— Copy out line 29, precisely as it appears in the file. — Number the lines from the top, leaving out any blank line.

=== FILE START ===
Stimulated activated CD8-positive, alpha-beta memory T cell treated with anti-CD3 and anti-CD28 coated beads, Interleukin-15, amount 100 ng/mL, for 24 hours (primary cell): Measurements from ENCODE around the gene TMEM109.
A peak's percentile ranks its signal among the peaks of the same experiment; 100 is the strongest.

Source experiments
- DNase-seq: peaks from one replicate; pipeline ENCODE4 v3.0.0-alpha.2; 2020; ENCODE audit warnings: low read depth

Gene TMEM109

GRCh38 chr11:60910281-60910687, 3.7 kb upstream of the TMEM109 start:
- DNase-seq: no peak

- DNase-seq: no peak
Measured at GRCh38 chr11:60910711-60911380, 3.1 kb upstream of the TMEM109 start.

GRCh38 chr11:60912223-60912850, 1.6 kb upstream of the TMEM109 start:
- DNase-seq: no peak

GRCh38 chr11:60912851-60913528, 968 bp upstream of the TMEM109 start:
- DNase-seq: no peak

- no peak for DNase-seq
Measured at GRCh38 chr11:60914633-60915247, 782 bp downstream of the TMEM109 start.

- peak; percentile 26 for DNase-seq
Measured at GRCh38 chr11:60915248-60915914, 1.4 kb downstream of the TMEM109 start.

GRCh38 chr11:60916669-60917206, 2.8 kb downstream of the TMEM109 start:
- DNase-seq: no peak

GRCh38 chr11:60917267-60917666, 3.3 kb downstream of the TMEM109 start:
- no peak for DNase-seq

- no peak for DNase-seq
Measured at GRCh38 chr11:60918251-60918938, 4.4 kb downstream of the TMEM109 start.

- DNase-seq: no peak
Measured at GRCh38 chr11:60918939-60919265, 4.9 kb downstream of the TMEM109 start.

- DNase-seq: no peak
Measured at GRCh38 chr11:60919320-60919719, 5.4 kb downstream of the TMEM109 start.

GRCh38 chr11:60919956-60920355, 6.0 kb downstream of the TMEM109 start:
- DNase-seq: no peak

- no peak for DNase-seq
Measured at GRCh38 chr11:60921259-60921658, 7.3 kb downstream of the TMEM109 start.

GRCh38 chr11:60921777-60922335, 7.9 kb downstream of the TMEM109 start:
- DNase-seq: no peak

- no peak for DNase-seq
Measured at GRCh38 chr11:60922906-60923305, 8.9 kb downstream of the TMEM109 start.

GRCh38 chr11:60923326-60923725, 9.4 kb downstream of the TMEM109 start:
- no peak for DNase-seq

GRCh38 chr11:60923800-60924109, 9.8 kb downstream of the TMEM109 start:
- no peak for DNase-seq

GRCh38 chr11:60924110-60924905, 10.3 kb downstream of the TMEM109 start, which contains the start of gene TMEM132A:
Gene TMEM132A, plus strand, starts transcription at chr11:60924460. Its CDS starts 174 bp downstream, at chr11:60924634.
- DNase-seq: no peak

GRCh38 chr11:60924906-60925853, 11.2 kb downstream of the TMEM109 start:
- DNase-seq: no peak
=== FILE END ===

- DNase-seq: no peak